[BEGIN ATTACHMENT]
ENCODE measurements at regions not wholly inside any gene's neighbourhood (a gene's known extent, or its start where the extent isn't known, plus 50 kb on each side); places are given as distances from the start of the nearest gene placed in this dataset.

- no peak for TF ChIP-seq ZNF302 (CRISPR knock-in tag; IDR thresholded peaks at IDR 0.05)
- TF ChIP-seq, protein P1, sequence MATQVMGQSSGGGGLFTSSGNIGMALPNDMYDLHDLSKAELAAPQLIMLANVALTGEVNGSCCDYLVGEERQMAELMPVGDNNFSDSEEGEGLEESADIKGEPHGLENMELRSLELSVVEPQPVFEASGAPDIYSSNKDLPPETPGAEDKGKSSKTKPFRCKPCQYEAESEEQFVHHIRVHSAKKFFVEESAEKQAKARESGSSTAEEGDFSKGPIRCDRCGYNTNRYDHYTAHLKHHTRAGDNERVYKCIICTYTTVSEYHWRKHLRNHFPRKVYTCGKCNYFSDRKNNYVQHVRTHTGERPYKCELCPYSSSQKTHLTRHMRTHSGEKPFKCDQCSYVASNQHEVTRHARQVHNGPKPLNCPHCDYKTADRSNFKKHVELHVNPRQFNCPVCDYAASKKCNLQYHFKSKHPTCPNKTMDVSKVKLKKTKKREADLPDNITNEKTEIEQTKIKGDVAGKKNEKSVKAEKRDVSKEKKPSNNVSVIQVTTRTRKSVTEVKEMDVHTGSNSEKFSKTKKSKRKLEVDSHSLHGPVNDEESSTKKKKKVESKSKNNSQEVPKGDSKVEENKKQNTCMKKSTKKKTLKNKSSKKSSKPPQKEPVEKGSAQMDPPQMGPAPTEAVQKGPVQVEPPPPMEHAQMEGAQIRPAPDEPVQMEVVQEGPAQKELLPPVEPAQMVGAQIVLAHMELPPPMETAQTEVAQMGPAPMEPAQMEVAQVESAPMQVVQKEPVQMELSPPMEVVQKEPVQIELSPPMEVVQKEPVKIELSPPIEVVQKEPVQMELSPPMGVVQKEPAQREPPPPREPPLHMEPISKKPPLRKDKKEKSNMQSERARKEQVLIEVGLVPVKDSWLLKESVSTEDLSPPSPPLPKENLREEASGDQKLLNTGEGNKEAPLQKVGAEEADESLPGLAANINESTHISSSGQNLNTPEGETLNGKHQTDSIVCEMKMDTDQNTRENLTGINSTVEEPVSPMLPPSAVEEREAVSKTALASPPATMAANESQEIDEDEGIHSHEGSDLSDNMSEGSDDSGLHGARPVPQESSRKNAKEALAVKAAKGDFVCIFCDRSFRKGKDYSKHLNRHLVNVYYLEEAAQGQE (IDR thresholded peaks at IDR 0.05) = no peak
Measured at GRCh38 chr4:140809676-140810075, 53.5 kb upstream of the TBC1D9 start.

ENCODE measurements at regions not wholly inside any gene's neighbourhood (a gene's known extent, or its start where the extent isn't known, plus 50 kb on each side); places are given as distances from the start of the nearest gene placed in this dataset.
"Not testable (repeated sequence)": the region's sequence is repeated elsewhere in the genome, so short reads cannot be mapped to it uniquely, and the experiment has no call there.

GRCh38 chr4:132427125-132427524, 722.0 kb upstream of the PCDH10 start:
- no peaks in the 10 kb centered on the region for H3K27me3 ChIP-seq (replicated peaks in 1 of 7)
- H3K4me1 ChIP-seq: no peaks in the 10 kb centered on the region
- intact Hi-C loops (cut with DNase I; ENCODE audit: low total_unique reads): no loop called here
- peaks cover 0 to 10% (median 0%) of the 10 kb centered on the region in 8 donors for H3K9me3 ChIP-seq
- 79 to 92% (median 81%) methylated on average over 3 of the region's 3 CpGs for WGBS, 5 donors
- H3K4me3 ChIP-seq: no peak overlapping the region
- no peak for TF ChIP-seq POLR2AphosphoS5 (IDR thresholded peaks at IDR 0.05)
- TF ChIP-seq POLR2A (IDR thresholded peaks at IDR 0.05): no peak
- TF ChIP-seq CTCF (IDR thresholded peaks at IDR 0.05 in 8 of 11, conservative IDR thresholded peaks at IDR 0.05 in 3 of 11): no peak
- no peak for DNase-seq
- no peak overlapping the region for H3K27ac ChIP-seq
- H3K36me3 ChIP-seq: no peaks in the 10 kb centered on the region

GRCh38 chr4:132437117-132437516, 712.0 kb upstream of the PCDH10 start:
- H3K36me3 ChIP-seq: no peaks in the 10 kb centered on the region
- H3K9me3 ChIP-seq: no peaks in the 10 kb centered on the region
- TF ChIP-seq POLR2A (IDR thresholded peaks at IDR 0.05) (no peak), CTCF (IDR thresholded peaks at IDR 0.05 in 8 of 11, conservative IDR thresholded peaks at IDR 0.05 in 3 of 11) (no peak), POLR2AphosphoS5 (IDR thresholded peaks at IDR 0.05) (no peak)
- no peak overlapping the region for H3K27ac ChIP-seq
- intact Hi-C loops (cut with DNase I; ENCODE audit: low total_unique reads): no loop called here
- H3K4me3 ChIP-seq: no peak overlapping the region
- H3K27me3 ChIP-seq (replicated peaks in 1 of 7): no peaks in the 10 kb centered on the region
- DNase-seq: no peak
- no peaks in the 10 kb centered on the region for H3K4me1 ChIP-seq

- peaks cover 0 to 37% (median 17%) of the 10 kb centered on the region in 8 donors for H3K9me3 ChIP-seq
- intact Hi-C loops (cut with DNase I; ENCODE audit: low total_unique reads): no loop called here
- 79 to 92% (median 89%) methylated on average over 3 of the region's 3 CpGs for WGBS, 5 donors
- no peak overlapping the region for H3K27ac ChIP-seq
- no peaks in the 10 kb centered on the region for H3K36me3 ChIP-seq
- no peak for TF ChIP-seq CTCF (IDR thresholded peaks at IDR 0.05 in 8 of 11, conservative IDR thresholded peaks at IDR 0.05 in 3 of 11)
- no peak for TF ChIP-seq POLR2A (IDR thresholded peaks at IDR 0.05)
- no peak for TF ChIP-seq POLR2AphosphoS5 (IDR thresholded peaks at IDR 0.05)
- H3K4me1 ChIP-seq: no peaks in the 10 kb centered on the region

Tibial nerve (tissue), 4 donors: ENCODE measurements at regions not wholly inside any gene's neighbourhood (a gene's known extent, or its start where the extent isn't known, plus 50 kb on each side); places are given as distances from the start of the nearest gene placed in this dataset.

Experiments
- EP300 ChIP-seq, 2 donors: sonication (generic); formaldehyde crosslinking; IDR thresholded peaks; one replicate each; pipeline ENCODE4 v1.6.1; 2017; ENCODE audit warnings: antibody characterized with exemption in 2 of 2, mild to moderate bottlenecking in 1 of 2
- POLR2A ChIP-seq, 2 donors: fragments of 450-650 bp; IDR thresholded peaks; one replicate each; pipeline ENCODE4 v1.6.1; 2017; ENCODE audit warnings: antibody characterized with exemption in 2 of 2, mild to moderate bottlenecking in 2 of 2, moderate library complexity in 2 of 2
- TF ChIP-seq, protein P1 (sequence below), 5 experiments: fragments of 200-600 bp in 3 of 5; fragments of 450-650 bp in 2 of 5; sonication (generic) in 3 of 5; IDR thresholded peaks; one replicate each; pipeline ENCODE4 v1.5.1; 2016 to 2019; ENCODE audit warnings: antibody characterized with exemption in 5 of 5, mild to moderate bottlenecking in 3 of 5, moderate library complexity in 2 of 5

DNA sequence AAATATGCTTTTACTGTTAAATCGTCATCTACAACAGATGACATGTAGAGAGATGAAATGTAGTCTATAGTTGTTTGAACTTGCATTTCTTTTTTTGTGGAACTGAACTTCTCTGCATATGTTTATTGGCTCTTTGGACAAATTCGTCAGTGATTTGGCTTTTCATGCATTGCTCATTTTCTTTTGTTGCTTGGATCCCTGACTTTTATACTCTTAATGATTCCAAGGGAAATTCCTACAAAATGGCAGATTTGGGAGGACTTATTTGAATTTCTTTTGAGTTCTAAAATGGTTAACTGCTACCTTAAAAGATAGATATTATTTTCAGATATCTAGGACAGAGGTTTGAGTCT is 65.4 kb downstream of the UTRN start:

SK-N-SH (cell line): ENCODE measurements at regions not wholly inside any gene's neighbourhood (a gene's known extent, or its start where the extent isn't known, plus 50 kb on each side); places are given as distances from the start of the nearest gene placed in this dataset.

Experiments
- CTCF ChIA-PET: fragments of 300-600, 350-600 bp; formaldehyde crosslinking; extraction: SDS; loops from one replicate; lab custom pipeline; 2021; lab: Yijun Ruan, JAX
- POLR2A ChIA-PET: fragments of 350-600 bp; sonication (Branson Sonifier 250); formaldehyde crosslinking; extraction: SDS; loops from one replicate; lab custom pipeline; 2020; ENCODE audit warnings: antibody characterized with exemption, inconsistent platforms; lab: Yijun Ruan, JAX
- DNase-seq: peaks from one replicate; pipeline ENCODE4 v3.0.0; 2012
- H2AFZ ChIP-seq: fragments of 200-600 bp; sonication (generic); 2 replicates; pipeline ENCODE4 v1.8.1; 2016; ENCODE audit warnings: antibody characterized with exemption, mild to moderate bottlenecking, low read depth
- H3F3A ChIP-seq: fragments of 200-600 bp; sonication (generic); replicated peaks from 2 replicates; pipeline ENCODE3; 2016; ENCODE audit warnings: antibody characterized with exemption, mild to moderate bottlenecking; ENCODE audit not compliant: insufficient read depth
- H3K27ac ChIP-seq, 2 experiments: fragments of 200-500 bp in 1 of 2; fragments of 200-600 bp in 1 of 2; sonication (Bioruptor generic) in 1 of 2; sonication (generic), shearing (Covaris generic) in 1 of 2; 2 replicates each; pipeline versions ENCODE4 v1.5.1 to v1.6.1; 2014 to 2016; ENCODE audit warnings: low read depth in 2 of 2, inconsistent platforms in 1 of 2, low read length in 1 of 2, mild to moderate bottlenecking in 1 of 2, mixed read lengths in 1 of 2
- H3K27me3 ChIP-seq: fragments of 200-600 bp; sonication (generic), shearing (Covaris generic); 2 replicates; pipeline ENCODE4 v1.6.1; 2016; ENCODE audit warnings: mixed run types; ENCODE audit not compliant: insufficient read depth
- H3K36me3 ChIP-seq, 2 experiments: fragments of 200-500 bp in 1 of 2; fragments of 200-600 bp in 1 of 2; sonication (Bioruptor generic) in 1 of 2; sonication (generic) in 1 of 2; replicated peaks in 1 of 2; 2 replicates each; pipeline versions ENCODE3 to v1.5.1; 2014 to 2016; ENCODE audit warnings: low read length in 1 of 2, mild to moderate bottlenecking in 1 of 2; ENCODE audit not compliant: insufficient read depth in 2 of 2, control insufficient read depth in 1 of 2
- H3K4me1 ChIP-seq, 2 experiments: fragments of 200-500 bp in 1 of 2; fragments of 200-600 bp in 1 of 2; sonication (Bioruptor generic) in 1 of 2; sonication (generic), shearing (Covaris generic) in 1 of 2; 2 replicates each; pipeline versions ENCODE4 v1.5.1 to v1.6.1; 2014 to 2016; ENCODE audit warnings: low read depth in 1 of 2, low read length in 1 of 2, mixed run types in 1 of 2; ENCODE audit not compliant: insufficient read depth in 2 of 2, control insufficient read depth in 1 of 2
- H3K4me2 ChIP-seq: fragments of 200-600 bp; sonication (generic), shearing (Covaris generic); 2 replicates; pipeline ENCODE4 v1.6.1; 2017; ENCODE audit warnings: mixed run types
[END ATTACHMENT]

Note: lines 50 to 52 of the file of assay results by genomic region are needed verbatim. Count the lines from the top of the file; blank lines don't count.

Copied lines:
- H2AFZ ChIP-seq: fragments of 200-600 bp; sonication (generic); 2 replicates; pipeline ENCODE4 v1.8.1; 2016; ENCODE audit warnings: antibody characterized with exemption, mild to moderate bottlenecking, low read depth
- H3F3A ChIP-seq: fragments of 200-600 bp; sonication (generic); replicated peaks from 2 replicates; pipeline ENCODE3; 2016; ENCODE audit warnings: antibody characterized with exemption, mild to moderate bottlenecking; ENCODE audit not compliant: insufficient read depth
- H3K27ac ChIP-seq, 2 experiments: fragments of 200-500 bp in 1 of 2; fragments of 200-600 bp in 1 of 2; sonication (Bioruptor generic) in 1 of 2; sonication (generic), shearing (Covaris generic) in 1 of 2; 2 replicates each; pipeline versions ENCODE4 v1.5.1 to v1.6.1; 2014 to 2016; ENCODE audit warnings: low read depth in 2 of 2, inconsistent platforms in 1 of 2, low read length in 1 of 2, mild to moderate bottlenecking in 1 of 2, mixed read lengths in 1 of 2